These notes are part of my “read 100 poetry books in 12-ish months” effort. Far from an official review, they represent first impressions and provide some context for what I brought to the reading of the text.
4 of 100: American Sonnets for My Past and Future Assassin by Terrance Hayes (2018, Penguin Books)
Quick, personal thoughts:
- I write sonnets more than any other form. They’re perfect little containers, as far as I’m concerned, so when I heard Terrance Hayes talking in interviews about this book when it was forthcoming, I knew I’d grab it up. And as someone disgusted and distraught by the mess behind the desk in the Oval Office, its subject matter appealed to me, as well. None of that appeal — form, topic — prepared me for the brilliance of this book.
- Technically, this front-to-back reading is a revisiting this book for me. When I first got it — and since it’s been on my shelf — I’ve flipped through several times, reading random poems. Between that and encountering the poems in journals, I was familiar with probably about 25% of the work in the book. The cover-to-cover reading — the megapoem, as they say — reveals the collection’s incredible depth and makes clear how the narrator’s experience plays out across time, how the grief and frustration accumulates (past) and how the anticipation of its continuance (future) exhausts.
- Like the narrator in Carmen Gimenez-Smith’s Be Recorder, the voice in this book documents a painful past, a painful present and a painfully redundant future. It positions us in this time and in time itself. The repetition of themes/lines throughout appropriately creates echoes that force us to reconcile the following: this isn’t the first we’re hearing of these experiences and yet what has changed? And what will change tomorrow? Anything?
Lines I want to remember:
- “As if a bird / Could grow without breaking its shell.”
- “I lock you in a form that is part music box, part meat / Grinder to separate the song of the bird from the bone. / … As the crow / You undergo a beautiful catharsis trapped one night / In the shadows of the gym. / … I make you a box of darkness with a bird in its heart. / Voltas of acoustics, instinct & metaphor. It is not enough / To love you. It is not enough to want you destroyed.”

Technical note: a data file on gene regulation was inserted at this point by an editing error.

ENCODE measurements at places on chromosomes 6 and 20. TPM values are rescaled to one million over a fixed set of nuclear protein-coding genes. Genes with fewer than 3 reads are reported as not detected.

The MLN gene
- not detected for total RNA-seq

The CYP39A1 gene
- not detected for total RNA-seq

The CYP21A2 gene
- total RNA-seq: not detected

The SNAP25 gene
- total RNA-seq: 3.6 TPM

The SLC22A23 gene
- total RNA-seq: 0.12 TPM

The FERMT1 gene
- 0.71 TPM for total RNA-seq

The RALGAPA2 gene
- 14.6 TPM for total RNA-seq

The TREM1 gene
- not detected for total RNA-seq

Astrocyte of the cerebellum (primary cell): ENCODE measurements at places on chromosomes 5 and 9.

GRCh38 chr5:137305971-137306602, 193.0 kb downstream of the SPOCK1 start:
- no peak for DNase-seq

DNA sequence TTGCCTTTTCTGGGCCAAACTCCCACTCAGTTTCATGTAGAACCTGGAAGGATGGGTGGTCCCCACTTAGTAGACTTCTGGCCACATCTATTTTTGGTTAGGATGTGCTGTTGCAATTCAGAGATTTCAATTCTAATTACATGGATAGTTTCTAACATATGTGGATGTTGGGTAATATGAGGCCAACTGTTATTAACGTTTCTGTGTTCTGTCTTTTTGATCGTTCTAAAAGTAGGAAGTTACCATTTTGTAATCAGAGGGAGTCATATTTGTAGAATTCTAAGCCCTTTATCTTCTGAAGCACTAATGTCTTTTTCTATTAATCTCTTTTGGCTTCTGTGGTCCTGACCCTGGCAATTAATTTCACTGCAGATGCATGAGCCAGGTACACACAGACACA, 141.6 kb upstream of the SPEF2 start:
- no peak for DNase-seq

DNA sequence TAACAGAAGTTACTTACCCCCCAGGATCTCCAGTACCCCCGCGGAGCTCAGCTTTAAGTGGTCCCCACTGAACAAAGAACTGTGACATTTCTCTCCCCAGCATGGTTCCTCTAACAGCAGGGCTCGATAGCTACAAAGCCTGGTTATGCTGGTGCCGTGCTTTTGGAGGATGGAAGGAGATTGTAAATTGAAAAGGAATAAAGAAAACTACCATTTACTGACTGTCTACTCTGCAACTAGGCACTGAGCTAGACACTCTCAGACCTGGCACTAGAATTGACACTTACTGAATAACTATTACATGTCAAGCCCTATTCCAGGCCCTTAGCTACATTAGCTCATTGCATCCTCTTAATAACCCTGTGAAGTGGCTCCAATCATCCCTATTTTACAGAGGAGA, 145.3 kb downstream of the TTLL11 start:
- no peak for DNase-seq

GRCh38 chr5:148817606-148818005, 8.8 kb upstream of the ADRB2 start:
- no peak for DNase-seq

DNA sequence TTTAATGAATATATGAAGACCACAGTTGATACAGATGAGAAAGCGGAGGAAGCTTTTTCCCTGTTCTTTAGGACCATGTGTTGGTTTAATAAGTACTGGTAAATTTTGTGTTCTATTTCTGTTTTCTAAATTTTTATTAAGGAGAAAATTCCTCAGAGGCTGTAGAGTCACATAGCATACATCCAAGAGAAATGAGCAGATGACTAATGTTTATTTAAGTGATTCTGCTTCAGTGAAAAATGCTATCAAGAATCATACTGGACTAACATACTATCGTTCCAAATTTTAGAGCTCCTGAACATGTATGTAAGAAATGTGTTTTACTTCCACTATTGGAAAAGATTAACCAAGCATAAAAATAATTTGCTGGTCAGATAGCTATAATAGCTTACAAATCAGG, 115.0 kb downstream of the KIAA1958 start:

- “Our warriors, weirdos, antiheroes, our sirs, / Sires, our sighers, sidewinders & whiners, winos, / And wonders become dust. I know a few of the dead. / I remember my sister’s last hoorah. I remember / The horror of her head on a pillow.”
- “Like no / Culture before us, we relate the way the descendants / Of the raped relate to the descendants of their rapists. / May your restlessness come at last to rest, constituents / Of Midas. I wish you the opposite of what Neruda said / Of lemons. May all the gold you touch burn, rot & rust.”
- “I believe / Eurydice is actually the poet, not Orpheus. Her muse / Has his back to her with his ear bent to his own heart./ As if what you learn making love to yourself matters / More than what you learn when loving someone else.”
- “I ain’t made at you, / Assassin. It’s not the bad people who are brave / I fear, it’s the good people who are afraid.”
What the back of the book says:
- “In seventy poems bearing the same title, Terrance Hayes explores the meanings of American, of assassin, and of love in the sonnet form. Written during the first two hundred days of the Trump presidency, these poems are haunted by the country’s past and future eras and errors, its dreams and nightmares. Inventive, compassionate, hilarious, melancholy, and bewildered — the wonders of this new collection are irreducible and stunning.”
What others have said:
- New York Times: “Sonnets that reckon with Donald Trump’s America” / “In his new book, he set himself the challenge of writing political poems in the guise of love poems. Each one is distinct: Some are sermons, some are swoons. They are acrid with tear gas, and they unravel with desire. In some poems, the assassin of the title is that most prolific killer of all, time itself. Others address Donald Trump directly — ‘Mister Trumpet,’ ‘Humpty-Dumpty, ‘failed landlord with a people of color/Complex.'”
- The New Yorker: “The sonnet offered an alternative unit of measurement, at once ancient, its basic features unchanged for centuries, and urgent, its fourteen lines passing at a brutal clip.” / “The conflict between flight and confinement is built into the form he has chosen.” / “Hayes isn’t describing canonical melancholy, the pined-for vision of mortality that poets sometimes indulge in. He fears a more immediate kind of danger, which can’t be aestheticized or glorified in verse.”
- Los Angeles Times: “In these sequences, Hayes improvises voices and selves that challenge and attempt escape from virulent, American modes of masculinity. The poet’s hope, it seems, is to create lyric exits from that trap.”
Where some of the poems from this collection live online:
- “I lock you in an American sonnet that is part prison” (Poetry Foundation)
- “Aryans, Betty Crocker. Bettye Lavette,” (The American Poetry Review)
- “The only single women widows now or brides” (The New Yorker)
- “If you have never felt what is fluid in a women” (LitHub)
Have you read this collection? If so, let me know your thoughts in the comments!